He performed at the Newport and Monterey Jazz Festivals, Antibes Jazz Festival, Carnegie Hall, Tanglewood, and Montreux Jazz Festival plus TV shows the Midnight Special and Rock Concert. Klemmer has composed all songs for many of his albums, amassing a large and valuable publishing catalog, but he has also collaborated and co-written musically and as lyricist with many pop songwriters, such as David Batteau, with the UK hit "Walk In Love", recorded by The Manhattan Transfer, Danny O'Keefe, Clint Holmes, Pamela Oland, and many others. After another of his many controversial sabbaticals, he again changed musical direction by then moving to ABC/MCA Records briefly returning to his early R&B and pop roots. Klemmer then went on to earn crossover appeal with his now landmark series of "Touch" recordings. Klemmer and the "Touch" series of recordings are regarded by many as paving the way and being "the founder" of the smooth jazz genre,[1] some[who?] anointing him "The Ambassador of Cool". His continuous fast changing of musical directions throughout his career created some controversy, confusion and false speculative motivational assumptions and judgements, from his primarily earlier jazz purist audience, primarily, with the now historic "Touch" series of recordings. His managerial associations with noted former Doors manager, Bill Siddons and with Faith Hill, Keith Urban, and James Taylor manager, Gary Borman, helped Klemmer expose his music to a growing number of pop, rock, R&B and adult contemporary audiences.[1] He toured extensively as headliner and with "package tours" with George Benson, and Herbie Hancock plus numerous TV appearances arranged by the William Morris Agency. He expanded his musical palette to include kalimba, flutes, keyboards, percussion and solo vocal.

At this time, he further developed his innovative Solo Sax Concept resulting in the now landmark recording of Cry ushering in, thought by many, the "New Age Music Spiritual" genre, with some now calling him the "Sax God". In 1979, he briefly returned to his earlier jazz roots recording the "straight ahead jazz" 2-LP offering, Nexus – For Duo & Trio, now considered by many a classic, at personal request of Clive Davis for former Arista/Bluebird/RCA Records, followed by occasional special recording projects such as duo recordings with Joe Sample and Oscar Castro-Neves. Following another of his sabbaticals he then, upon personal urging of legendary pop and rock music mogul Joe Smith, moved to Elektra Records, recording five albums. After another brief sabbatical he then returned to Verve/GRP for Universal Records where his primary vast catalog of recordings reside. Klemmer then took his longest and most controversial sabbatical, causing numerous false rumors of personal and health problems as he continued writing, recording and working with new digital technologies, plus returning to vocal studies with noted Macy Gray and Brandi vocal teacher, Roger Burnley. He then returned to recording as guest soloist with such New Age artists as 3rd Force, David Arkenstone, and Craig Chaquico, while also returning to his performing, touring and recording career.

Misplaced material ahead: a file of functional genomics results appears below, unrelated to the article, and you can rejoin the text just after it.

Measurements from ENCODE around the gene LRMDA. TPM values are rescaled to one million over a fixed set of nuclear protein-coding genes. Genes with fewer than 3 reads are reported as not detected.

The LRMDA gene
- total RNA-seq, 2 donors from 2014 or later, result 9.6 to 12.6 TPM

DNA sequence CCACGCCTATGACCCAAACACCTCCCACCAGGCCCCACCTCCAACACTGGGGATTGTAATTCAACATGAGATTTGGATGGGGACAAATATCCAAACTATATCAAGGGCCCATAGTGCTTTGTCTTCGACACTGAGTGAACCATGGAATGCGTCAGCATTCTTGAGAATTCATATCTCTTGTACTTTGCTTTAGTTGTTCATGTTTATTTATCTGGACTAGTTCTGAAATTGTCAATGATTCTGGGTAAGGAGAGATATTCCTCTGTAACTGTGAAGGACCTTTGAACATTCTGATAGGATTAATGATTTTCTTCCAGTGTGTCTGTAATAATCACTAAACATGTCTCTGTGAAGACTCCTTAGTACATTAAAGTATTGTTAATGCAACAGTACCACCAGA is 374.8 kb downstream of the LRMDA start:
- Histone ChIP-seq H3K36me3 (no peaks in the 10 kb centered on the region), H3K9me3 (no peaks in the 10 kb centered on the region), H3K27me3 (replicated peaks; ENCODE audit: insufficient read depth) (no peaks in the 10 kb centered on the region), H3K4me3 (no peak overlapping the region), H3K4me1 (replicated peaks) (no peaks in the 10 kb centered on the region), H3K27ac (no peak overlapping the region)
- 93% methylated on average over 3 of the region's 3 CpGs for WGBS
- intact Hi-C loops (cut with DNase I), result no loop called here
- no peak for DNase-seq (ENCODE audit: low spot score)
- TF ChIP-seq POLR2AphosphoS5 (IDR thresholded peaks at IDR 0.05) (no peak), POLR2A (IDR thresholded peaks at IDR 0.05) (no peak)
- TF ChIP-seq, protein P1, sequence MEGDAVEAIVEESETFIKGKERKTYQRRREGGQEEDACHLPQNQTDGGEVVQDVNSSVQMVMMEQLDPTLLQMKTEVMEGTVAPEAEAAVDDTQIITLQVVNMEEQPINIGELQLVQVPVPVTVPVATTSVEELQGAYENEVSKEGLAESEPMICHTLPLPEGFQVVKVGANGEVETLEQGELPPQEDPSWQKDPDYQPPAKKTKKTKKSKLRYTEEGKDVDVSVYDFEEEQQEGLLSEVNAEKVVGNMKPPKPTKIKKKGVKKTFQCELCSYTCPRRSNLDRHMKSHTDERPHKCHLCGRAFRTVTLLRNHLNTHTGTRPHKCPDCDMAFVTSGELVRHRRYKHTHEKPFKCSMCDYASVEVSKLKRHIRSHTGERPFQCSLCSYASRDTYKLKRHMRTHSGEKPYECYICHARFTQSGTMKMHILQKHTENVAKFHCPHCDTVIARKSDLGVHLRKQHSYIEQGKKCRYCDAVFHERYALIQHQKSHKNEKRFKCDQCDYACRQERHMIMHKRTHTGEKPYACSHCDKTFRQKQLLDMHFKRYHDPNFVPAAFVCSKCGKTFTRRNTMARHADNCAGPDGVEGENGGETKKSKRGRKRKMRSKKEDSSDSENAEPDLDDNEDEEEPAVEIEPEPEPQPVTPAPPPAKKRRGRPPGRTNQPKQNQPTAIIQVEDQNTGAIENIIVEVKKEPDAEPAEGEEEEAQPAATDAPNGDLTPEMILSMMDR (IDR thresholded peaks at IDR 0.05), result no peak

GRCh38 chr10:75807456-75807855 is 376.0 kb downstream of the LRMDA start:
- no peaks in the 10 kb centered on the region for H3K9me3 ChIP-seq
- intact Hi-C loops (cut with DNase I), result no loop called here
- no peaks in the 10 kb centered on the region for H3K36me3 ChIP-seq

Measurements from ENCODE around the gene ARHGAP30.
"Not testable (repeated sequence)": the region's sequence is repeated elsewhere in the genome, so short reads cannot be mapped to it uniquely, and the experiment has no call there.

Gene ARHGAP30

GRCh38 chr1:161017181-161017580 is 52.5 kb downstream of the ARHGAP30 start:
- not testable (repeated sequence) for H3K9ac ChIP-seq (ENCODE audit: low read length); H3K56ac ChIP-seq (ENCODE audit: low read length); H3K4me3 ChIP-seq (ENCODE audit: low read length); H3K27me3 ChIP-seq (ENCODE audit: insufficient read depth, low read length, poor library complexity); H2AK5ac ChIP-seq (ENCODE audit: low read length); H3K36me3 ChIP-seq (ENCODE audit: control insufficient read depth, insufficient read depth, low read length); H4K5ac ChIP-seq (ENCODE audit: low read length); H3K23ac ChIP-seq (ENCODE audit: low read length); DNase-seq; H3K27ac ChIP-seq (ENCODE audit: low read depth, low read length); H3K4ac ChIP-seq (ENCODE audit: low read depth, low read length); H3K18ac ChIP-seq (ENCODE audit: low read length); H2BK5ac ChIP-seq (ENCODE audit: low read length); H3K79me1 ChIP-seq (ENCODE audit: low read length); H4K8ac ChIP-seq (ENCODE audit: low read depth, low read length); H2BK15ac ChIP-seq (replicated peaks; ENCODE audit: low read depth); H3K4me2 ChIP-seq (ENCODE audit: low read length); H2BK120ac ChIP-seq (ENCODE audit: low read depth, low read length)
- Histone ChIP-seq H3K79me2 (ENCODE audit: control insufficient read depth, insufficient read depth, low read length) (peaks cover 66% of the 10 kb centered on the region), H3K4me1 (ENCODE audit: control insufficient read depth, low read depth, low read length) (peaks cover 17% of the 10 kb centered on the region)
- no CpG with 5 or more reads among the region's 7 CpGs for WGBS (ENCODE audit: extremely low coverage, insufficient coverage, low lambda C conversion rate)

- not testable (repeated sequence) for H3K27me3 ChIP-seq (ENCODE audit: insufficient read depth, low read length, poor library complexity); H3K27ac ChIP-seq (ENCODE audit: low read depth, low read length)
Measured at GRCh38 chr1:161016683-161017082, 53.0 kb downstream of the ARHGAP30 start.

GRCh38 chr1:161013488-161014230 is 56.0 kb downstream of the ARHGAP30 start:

Klemmer founded his own record label, Touch Records, for "special projects & releases only" with the compact disc and digital releases of Making Love – Vol. 1,[1] Rio – Vol. 1, and Rio – Vol. 2 as an adjunct to his major label activity such as the Verve/GRP Records release of The Very Best of John Klemmer (6024 988319 46) from 2005, including three newly recorded bonus tracks from future releases. Klemmer's music has been sampled by a large number of DJ, hip-hop, and rap artists primarily focused on his early Cadet/Chess recordings.


As leader[edit]

  • Involvement: The John Klemmer Quartets (Cadet, 1967)
  • And We Were Lovers (Cadet, 1968)
  • Blowin' Gold (Cadet Concept, 1969)
  • All the Children Cried (Cadet Concept, 1969)
  • Eruptions (Cadet Concept, 1970)
  • Constant Throb (ABC/Impulse!, 1971)
  • Waterfalls [live] (ABC/Impulse!, 1972)
  • Intensity (ABC/Impulse!, 1973)
  • Magic and Movement [live] (ABC/Impulse!, 1974)
  • Fresh Feathers (ABC, 1974)
  • Touch (ABC, 1975)
  • Barefoot Ballet (ABC, 1976)
  • Lifestyle (Living & Loving) (ABC, 1977)
  • Arabesque (ABC, 1977)
  • Solo Saxophone – Cry (ABC, 1978)
  • Simpatico with Oscar Castro-Neves (JVC, 1978)
  • Brazilia (ABC, 1979)
  • Nexus – For Duo And Trio (Arista/Novus, 1979)
  • Straight from the Heart (MCA/Nautilus, 1980)
  • Magnificent Madness (Elektra, 1980)
  • Hush (Elektra, 1981)
  • Solo Saxophone II – Life (Elektra, 1981)
  • Finesse (Elektra/Nautilus, 1981)
  • Two Tone with Eddie Harris/Joe Sample/Phil Upchurch (Crusaders, 1982)
  • Music (MCA, 1989)
  • Making Love – Vol. 1 (Touch, 1998)

As sideman[edit]

With Don Ellis

With others


  1. ^ a b c d e f g h i j "John Klemmer | Biography & History". AllMusic. Retrieved July 29, 2021.

External links[edit]